Fine Travel was recently invited to comment on the state of the travel industry and its recover in the Covisory Partners eMagazine Covisory Connect. Nigel Smith of Covisory Partners has previously contributed to the Fine Travel blog with his article on ensuring your affairs are in order before travelling overseas.
The dramatic bursting of the entire Australian travel bubble and the rapid spread of the more infectious Covid-19 Delta variant has reinforced that there is a lot of water to go under the bridge before a framework for quarantine free international travel is established for New Zealanders. As our vaccination program progresses, we look ahead to what international travel may look like through the remainder of 2021 and into 2022.
The Elephant in the Departure Lounge
Compulsory 14-day managed isolation for travellers returning from overseas (other than when Australia and the Cook Islands travel bubbles are in place), regardless of their vaccination status remains the elephant in the room. Since Covid-19 vaccines were developed, we have been looking forward to a road map for the staged reopening of New Zealand’s borders.
There’s a growing expectation amongst vaccinated travellers wanting to reconnect with family overseas that at a minimum they should be allowed to quarantine at home on their return. Although the government has expressed that it is watching the IATA Travel Pass trial with interest, and that the Ministry of Health is working on the medical advice to inform the border policy, we’ve yet to see a definitive plan [subsequent to this article the New Zealand government expects to release some guidance in August 2021).
Managing Complexity Across Borders
For New Zealanders who must travel in the current environment, issues such as applying multi-country border restrictions (origin country / transit country / destination), pre-departure Covid testing requirements, recognition of vaccination status and individual airline protocols creates uncertainty. And as countries react to new Covid variants, the protocols in place when a flight was booked may have changed by the time the flight departs.
Examples we have seen of this uncertainty include a vaccinated New Zealand passenger flying to Europe. Under the airline’s policy, the transit country’s policy, and the destination countries policy the passenger was not required to obtain a negative Covid test before departing. Further investigation discovered that at the destination countries airport the airport manager had implemented a policy of only recognising EU issued vaccination certificates. Therefore, although a pre-departure test in New Zealand was not technically required, one was practically needed to meet the protocols as they were being applied on the ground.
Will We See 2022 UK and Europe Earlybird Airfares?
Traditionally we expect the start of see discounted Business Class and Premium Economy airfares to the UK / Europe from August to align with the following year’s summer season (airlines only release availability for 11 months ahead). As London is the most common destination for New Zealand travellers the UK’s traffic light system is likely to have a significant influence on whether we see Earlybird Airfares this year.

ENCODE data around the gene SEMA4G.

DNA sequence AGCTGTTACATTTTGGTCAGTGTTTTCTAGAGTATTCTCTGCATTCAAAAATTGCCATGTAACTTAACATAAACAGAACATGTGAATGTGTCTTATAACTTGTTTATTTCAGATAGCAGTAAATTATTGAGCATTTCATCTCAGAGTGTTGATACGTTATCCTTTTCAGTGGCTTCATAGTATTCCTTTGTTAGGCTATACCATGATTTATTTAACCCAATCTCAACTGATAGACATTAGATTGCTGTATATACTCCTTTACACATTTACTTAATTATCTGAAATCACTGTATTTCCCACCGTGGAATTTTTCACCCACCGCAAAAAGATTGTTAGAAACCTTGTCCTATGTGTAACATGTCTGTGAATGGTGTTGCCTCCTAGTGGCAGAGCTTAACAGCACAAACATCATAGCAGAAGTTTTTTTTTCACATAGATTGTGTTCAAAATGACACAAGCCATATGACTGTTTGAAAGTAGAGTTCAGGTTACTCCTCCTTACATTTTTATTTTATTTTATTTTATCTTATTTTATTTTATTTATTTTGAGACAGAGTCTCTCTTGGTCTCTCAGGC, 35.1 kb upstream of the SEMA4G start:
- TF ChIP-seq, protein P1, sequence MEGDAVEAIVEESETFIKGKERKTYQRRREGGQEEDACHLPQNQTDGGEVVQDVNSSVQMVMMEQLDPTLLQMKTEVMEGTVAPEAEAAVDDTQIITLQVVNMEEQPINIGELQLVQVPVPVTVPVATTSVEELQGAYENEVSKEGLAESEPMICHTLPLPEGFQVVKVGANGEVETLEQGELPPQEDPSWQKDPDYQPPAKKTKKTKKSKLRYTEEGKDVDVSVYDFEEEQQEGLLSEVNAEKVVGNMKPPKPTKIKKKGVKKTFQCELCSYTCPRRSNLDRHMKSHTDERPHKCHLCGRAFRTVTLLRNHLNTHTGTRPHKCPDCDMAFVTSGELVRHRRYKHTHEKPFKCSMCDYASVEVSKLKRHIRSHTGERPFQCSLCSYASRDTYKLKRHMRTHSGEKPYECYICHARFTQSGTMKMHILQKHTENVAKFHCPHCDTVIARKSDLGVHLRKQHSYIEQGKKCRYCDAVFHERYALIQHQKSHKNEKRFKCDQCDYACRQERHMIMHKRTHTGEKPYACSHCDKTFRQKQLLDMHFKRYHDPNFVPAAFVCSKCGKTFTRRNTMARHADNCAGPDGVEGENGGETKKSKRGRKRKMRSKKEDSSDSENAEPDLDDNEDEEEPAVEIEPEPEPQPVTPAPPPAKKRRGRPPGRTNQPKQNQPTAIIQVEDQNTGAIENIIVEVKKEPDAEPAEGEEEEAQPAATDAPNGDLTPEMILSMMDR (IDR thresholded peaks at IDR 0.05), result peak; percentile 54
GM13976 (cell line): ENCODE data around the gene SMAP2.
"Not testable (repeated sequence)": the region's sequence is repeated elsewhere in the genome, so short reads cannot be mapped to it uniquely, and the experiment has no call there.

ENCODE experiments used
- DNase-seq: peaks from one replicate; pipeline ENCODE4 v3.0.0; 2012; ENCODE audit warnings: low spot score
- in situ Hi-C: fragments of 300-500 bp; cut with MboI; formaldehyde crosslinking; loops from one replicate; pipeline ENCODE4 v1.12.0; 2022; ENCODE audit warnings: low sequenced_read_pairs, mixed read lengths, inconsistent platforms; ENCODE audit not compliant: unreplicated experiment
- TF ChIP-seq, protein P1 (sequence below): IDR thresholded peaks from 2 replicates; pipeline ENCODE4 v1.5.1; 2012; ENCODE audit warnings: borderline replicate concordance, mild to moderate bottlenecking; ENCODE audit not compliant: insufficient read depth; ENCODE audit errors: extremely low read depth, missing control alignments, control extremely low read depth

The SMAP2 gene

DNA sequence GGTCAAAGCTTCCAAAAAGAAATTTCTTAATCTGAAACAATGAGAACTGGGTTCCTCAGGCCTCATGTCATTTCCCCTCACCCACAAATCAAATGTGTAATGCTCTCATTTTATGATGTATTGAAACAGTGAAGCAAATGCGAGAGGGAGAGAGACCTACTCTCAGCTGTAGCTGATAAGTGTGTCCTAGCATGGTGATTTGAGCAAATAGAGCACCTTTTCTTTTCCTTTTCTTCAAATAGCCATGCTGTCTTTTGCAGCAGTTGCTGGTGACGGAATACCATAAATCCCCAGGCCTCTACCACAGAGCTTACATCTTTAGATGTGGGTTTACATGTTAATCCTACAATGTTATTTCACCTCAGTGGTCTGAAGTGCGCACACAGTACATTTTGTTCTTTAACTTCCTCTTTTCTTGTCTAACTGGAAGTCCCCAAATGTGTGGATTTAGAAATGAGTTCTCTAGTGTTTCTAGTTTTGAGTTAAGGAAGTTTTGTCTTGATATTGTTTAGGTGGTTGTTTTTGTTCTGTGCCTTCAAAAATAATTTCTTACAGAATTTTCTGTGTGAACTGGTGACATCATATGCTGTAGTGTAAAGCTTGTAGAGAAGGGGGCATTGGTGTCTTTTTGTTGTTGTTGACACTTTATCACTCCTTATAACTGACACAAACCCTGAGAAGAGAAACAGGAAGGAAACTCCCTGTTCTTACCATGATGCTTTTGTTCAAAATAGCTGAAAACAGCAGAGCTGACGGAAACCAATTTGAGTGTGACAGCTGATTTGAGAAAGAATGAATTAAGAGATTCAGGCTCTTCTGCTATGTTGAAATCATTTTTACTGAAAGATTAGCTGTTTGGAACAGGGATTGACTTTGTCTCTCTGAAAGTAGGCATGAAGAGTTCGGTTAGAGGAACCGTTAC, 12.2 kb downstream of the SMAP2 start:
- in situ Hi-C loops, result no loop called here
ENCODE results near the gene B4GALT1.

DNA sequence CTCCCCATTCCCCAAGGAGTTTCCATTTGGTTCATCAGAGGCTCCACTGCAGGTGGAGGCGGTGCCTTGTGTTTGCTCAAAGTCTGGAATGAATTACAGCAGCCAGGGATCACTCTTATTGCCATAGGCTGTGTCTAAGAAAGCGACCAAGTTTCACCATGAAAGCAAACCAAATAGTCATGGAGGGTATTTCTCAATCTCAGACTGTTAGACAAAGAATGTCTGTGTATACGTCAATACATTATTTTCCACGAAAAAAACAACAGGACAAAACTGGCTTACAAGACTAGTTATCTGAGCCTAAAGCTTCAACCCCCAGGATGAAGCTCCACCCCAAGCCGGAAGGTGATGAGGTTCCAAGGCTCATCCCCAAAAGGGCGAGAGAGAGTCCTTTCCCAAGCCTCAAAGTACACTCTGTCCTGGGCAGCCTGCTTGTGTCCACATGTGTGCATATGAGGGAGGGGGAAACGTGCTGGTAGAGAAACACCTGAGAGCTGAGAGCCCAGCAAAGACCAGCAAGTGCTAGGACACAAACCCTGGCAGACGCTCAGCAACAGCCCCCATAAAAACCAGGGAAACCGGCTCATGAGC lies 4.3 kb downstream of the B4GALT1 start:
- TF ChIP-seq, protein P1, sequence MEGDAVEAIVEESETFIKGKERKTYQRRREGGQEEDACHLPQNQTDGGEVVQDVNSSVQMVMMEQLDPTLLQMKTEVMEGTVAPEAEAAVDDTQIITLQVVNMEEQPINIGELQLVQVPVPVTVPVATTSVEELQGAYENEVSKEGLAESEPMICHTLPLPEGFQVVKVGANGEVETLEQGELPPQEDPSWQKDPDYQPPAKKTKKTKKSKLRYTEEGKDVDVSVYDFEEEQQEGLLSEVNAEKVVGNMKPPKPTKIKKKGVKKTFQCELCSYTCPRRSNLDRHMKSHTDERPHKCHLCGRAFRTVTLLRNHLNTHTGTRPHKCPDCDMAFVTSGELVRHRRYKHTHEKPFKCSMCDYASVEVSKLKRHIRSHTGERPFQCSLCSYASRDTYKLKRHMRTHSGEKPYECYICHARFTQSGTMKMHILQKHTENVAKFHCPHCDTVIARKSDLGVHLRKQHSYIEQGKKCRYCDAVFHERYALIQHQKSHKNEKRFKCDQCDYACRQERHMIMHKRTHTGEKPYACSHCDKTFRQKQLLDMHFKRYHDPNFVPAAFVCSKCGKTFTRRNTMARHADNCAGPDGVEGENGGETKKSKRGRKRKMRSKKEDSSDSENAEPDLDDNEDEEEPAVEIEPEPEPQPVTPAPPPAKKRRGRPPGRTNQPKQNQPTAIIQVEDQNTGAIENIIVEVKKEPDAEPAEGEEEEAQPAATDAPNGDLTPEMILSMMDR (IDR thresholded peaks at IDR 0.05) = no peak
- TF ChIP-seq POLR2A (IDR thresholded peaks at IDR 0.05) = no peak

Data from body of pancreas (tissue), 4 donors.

At the time of writing, Singapore is the only airline hub country on the UK’s Green List. This results in Singapore Airlines’ passengers having significantly reduced UK arrival obligations (importantly no quarantine) and puts Singapore Airlines in a very strong market position relative to its main competitors in the New Zealand market. Emirates and Qatar Airways are effectively on the Red List and Cathay Pacific is effectively on the amber list.
Greater demand for 2022 travel to the UK / Europe (driven by a New Zealand framework for reduced quarantine obligations for returning travellers) and greater competition (driven by more airline hub countries moving to the UK’s Green List) will likely determine whether we see will see discounted 2022 airfares to the UK and Europe (and London in particular) this year.
The Return of the Cruise Industry
One of the indelible memories of the pandemic will be passengers stranded on mega cruise ships and the rapid spread of Covid-19 onboard. This resulted in ports being closed and a pause on almost all sailings that has continued until last month.
With our borders still effectively closed for international travel, and closed to cruise ships, we will have an opportunity to watch the return of the cruise industry and see the effectiveness of each cruise line’s response to Covid-19. Requirements such as pre-departure testing, compulsory vaccination of all crew and guests, and improved air filtration technology are some of the responses that have been implemented – although not by all cruise lines.
We expect that the cruise holidays offered by the premium / luxury cruise lines, with smaller ships and fewer guests will be better placed to avoid Covid outbreaks. For the New Zealand cruise market, we have seen increasing interest in small ship operators offering close to home itineraries (such as with Coral Expeditions to Australia’s Kimberley region) that are limited to vaccinated New Zealand and Australian guests.
Vaccinations and Variants
Although the formation of the travel bubbles with Australia and the Cook Islands is a starting point for establishing the new travel norm, we remain in a state of limbo until vaccination rates increase and while Covid-19 continues to mutate and spread. The work being undertaken by the Ministry of Health to inform the border policy is the important next step.